If you hire an independent contractor, the Internal Revenue Service wants to know about it. The paperwork you need to provide is pretty basic; the tricky part is documenting that the person you hired is an independent contractor and not an employee.
When you hire contractors, make sure they complete a Form W-9 and provide you their contact information and Social Security numbers or business employer identification numbers. You need to keep W-9 forms for at least four years in case the IRS has any questions. Your business does not have to withhold any taxes from a contractor’s payments or remit anything to the IRS on their behalf, including Social Security, Medicare, or unemployment tax. The contractor pays those in their own annual taxes.
Keep careful track of how much you pay the contractor during the year. At the end of the year, you need to report the total amount you paid on Form 1099-MISC. You must send a copy of this form to the contractor by January 31 of the following year and to the IRS by February 28 (or March 31 if you file electronically).
Contractors use this form to report their income from your business. The IRS compares contractor and employer income reports. If the 1099 amounts don’t match up, that’s a red flag to the IRS that one of the parties hasn’t appropriately reported their income or expenditures.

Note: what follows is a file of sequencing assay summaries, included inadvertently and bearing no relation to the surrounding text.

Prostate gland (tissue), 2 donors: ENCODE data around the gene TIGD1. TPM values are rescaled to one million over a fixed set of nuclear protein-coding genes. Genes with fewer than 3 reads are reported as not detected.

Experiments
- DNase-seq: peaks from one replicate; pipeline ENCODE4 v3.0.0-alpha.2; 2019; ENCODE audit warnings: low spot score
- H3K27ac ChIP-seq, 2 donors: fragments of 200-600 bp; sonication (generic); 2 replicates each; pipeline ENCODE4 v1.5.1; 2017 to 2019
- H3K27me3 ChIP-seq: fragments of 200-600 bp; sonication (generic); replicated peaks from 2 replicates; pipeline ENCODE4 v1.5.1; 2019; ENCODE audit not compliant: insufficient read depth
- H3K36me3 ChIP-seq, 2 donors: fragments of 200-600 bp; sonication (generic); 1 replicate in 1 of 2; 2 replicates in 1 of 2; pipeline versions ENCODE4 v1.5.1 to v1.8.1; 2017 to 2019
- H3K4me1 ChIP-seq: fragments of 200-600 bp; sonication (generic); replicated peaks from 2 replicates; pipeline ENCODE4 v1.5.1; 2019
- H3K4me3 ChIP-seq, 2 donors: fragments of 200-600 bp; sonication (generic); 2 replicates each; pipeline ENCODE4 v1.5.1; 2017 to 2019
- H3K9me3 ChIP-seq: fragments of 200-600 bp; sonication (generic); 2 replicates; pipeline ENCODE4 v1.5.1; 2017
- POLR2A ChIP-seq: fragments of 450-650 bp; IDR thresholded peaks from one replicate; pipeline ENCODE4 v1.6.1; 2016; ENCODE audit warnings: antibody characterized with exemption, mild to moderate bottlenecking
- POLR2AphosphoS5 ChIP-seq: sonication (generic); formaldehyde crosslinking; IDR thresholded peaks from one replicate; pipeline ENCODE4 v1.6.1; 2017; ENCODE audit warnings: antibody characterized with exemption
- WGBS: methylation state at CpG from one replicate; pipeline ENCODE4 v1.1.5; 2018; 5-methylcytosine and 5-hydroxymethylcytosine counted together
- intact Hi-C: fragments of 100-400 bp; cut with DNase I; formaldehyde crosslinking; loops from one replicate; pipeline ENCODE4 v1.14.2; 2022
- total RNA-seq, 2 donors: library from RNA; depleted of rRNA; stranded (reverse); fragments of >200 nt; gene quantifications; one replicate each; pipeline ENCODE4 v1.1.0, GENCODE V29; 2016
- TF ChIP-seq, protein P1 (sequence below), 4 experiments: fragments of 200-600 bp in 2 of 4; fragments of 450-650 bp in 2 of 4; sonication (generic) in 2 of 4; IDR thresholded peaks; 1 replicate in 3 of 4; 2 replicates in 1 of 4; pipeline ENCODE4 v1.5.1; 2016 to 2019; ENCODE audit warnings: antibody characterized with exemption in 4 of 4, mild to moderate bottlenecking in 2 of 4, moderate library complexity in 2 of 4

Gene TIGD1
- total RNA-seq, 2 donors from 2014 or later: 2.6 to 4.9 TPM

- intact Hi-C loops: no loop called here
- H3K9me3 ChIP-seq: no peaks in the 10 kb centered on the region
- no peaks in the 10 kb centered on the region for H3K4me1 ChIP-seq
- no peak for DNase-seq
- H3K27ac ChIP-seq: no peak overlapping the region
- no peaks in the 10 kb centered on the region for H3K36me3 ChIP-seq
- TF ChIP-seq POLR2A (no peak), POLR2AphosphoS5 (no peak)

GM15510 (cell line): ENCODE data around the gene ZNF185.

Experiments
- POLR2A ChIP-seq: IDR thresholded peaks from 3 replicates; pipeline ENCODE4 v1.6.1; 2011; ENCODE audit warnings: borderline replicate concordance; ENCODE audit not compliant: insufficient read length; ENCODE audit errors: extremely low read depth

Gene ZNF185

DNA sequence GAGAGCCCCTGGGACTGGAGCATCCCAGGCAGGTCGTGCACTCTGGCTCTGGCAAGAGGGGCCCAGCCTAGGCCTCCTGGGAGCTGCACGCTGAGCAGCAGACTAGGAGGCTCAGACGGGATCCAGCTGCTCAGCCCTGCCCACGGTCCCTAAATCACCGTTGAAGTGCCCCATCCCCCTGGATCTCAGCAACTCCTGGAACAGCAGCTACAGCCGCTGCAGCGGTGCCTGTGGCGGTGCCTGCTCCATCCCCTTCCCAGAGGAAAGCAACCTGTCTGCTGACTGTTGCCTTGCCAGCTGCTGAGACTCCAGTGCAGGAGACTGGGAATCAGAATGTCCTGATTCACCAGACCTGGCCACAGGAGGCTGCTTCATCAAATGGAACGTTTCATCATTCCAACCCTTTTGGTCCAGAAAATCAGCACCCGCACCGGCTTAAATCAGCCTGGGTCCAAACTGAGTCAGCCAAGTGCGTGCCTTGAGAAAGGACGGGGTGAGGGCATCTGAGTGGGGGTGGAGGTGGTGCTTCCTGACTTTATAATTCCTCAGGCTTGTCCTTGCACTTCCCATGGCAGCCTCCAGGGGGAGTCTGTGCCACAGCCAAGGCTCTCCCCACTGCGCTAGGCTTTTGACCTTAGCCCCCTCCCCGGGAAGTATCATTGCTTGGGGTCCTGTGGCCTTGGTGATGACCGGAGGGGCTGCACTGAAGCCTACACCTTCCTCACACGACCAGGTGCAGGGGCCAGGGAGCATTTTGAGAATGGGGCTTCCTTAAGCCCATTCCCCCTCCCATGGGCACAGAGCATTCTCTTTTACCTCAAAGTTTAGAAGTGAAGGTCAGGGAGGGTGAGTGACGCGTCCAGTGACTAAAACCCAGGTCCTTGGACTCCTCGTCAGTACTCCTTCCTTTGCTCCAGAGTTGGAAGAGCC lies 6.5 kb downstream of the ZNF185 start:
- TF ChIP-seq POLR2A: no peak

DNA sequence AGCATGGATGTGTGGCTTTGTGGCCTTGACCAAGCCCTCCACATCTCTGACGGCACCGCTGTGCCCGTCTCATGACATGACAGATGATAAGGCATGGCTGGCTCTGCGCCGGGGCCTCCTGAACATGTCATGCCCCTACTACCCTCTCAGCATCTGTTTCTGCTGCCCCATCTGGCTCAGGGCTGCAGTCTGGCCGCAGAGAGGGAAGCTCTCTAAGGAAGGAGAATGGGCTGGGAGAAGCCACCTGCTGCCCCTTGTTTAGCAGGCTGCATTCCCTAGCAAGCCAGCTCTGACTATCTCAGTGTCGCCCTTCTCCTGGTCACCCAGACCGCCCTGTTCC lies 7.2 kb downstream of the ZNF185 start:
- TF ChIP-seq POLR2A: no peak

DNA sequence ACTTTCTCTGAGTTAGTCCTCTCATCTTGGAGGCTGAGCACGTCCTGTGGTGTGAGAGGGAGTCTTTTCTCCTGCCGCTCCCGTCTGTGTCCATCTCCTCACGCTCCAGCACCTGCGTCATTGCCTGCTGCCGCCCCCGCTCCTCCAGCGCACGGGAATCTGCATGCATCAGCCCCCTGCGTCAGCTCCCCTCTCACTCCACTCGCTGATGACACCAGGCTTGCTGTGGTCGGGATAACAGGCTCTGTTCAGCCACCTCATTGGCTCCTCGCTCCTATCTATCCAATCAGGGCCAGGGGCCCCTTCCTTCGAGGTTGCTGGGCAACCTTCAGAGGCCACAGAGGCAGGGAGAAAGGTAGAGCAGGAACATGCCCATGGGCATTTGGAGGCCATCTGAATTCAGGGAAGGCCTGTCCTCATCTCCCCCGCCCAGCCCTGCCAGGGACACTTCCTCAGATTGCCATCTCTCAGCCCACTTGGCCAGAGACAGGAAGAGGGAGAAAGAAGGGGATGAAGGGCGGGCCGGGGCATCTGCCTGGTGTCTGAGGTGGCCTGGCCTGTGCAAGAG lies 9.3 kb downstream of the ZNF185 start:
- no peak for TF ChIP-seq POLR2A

Contractors may have their own employees or contractors working for them, but don’t worry; the tax responsibilities for those workers belong to the contractor, not you.
It’s important that your business be able to document that the independent contractor you hired really was a contractor and not an employee. The IRS looks at this issue closely because companies might try to pass off employees as independent contractors to avoid their tax responsibilities.
The IRS looks at four factors to determine if workers are contractors:
- Behavior: Does your company dictate when, where, and how the workers do their jobs, or are the workers free to do their work as they see fit? If you are defining the parameters of how the work is accomplished, the IRS views that as more of an employee relationship.
- Finances: Does your company control the business side of contractors’ lives? For instance, do you require they work with company tools you provide, or mandate monthly paychecks instead of letting them bill you when they want and use their own equipment? Contractors are usually free to use the tools they want and submit bills as they complete work.
- Relationship: Does your contractor compensation include benefits such as insurance, vacation time, or a retirement plan? This will look to the IRS more like an employee hire.
- Duration: How long is the contract for? If a contractor relationship is fairly full time and goes on for years, the IRS may consider the worker an employee. Workers may also sue for lost benefits if they believe they were unjustly denied employee status. For instance, in 2000, Microsoft paid nearly $100 million to settle a suit brought by many of its long-term temporary “contractors.”
If you are unsure whether your worker should be considered an employee or a contractor, you can ask the IRS to decide the issue by filling out and submitting Form SS-8. It may take six months to get a decision from the IRS, so be sure to keep all paperwork relating to the contractor in the meantime.
Business reporter Carol Tice contributes to several national and regional publications.